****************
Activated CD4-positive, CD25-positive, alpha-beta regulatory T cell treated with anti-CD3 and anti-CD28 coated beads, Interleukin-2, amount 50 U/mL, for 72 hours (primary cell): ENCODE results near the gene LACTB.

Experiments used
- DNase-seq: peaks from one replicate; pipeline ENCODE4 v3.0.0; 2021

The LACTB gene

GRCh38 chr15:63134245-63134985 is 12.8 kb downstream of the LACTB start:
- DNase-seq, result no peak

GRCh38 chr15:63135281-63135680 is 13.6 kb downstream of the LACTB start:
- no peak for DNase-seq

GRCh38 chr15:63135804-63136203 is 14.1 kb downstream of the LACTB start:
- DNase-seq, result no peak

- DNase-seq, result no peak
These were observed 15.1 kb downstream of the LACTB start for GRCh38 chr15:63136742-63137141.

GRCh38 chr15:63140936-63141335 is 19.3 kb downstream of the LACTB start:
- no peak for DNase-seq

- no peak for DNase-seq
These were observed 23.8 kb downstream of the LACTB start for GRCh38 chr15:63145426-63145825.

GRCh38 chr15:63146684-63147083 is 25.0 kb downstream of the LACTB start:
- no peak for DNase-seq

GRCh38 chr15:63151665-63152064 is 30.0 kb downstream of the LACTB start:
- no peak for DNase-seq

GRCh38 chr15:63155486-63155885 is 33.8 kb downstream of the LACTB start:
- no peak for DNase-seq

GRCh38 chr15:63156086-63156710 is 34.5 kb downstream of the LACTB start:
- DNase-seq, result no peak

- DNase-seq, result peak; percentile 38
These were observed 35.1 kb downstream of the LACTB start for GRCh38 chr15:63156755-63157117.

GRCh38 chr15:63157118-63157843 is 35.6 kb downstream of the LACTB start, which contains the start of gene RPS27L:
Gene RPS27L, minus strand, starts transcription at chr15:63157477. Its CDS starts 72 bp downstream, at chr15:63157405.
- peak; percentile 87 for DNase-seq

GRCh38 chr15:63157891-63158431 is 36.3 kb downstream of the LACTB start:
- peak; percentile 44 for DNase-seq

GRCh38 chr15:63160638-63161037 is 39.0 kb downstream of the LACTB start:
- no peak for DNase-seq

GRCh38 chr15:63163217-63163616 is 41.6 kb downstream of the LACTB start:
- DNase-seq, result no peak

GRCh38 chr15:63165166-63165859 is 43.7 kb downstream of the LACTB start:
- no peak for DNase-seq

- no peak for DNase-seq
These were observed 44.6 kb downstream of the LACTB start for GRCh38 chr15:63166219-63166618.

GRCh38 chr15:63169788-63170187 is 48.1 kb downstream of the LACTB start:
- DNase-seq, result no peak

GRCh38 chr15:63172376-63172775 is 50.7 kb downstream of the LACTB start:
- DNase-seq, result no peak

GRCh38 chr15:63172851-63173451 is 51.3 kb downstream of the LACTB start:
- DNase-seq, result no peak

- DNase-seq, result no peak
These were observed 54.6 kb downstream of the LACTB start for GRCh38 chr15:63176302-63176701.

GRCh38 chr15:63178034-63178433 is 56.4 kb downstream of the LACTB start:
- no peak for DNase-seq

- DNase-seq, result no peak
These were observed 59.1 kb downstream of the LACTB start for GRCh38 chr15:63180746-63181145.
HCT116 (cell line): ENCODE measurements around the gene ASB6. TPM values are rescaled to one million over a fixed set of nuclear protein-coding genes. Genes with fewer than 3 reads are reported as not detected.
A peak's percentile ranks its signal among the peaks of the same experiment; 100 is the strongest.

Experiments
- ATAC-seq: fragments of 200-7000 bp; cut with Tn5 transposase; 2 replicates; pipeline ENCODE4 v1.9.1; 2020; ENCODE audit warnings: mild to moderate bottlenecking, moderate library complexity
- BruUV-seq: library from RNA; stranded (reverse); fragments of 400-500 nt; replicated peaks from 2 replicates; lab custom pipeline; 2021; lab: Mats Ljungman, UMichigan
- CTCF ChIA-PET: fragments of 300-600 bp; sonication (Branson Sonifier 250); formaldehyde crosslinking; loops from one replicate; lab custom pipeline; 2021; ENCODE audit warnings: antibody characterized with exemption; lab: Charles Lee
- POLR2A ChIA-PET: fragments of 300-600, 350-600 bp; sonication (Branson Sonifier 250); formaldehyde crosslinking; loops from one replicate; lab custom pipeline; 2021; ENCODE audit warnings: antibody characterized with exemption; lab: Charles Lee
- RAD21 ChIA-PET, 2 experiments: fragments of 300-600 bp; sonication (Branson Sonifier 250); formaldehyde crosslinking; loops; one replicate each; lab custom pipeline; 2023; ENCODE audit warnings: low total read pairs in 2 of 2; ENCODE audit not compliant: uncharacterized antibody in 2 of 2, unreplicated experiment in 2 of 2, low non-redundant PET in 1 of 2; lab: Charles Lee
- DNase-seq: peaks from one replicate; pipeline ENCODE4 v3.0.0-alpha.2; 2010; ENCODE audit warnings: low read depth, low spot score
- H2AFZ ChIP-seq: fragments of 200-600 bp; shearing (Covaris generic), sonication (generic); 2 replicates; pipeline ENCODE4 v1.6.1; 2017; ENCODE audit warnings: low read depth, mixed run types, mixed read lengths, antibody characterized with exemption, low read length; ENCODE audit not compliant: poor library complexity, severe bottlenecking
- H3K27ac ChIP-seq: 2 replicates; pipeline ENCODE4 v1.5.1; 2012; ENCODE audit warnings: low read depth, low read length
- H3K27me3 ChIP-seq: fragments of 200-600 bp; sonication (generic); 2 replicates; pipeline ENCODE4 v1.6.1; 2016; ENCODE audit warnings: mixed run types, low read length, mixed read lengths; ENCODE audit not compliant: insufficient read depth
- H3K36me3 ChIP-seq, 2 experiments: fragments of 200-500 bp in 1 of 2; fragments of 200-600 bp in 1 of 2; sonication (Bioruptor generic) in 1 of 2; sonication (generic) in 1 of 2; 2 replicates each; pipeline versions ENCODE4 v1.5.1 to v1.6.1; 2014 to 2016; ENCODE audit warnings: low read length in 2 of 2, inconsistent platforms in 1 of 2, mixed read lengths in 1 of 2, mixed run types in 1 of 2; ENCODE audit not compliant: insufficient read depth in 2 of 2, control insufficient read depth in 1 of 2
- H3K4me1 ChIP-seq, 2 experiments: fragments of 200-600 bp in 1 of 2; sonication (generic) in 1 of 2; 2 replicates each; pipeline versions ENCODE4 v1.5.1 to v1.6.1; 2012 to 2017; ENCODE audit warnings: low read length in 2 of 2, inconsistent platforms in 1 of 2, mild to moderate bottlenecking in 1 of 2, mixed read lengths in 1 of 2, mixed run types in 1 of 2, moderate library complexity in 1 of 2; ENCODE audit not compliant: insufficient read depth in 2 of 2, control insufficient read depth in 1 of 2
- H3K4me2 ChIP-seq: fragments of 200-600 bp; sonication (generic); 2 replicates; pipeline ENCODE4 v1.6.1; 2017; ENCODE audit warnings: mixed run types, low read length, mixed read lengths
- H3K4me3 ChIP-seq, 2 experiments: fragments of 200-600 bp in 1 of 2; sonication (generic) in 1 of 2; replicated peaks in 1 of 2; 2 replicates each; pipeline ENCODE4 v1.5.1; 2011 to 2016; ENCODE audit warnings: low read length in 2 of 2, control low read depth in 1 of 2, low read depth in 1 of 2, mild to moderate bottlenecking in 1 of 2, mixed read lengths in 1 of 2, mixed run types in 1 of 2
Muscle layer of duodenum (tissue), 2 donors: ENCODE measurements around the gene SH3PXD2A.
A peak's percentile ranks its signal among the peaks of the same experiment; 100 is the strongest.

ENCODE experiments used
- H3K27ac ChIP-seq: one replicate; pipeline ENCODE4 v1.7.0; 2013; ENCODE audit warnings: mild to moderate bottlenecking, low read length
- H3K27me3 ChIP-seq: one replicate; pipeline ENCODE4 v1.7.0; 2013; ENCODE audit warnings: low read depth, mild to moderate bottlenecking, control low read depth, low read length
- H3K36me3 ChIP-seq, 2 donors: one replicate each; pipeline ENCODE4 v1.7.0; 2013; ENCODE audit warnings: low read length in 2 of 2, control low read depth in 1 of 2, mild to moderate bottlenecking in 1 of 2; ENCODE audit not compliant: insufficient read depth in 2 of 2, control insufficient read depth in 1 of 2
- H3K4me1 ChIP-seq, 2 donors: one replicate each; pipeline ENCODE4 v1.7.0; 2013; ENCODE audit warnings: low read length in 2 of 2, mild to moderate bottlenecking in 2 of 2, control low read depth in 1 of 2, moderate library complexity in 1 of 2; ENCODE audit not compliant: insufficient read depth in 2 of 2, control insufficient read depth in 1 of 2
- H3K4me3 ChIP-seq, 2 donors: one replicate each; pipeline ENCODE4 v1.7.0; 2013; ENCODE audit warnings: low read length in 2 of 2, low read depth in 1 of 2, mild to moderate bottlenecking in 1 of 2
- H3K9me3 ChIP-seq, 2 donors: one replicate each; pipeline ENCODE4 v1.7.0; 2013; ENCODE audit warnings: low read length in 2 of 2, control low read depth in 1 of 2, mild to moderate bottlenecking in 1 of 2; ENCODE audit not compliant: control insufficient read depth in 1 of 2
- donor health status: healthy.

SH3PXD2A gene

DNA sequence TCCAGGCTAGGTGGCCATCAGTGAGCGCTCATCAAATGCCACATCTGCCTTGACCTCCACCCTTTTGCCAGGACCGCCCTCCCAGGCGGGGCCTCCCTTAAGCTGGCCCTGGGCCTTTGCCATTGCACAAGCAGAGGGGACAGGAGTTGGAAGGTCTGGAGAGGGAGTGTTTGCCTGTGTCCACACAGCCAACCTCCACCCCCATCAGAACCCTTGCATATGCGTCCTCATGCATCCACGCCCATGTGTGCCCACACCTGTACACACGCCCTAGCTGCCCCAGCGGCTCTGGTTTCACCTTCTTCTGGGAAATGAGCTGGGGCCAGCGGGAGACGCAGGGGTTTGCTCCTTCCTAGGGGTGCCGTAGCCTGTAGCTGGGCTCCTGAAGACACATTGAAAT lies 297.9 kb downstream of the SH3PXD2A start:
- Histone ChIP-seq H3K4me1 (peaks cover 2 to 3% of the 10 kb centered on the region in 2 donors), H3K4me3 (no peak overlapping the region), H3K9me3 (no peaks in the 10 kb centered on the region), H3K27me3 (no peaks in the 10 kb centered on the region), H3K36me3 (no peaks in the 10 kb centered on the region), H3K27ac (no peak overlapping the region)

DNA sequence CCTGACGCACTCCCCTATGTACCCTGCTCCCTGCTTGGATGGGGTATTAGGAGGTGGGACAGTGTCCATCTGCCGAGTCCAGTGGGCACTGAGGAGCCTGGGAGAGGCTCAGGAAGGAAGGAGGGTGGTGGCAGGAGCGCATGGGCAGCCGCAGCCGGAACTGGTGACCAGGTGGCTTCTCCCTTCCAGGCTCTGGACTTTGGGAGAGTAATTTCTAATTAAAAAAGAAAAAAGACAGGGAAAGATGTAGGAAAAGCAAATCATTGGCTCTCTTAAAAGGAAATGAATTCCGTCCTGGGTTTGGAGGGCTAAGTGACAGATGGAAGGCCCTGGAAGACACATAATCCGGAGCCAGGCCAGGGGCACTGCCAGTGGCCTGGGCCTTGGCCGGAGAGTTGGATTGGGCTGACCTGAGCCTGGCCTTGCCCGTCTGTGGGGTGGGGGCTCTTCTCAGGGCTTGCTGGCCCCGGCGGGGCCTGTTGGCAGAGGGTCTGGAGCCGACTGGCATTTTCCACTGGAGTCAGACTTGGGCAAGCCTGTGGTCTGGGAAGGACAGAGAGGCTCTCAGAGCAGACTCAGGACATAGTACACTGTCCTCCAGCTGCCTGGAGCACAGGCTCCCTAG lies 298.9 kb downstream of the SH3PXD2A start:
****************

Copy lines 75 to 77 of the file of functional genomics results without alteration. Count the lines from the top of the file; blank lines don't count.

- H3K4me3 ChIP-seq, 2 donors: one replicate each; pipeline ENCODE4 v1.7.0; 2013; ENCODE audit warnings: low read length in 2 of 2, low read depth in 1 of 2, mild to moderate bottlenecking in 1 of 2
- H3K9me3 ChIP-seq, 2 donors: one replicate each; pipeline ENCODE4 v1.7.0; 2013; ENCODE audit warnings: low read length in 2 of 2, control low read depth in 1 of 2, mild to moderate bottlenecking in 1 of 2; ENCODE audit not compliant: control insufficient read depth in 1 of 2
- donor health status: healthy.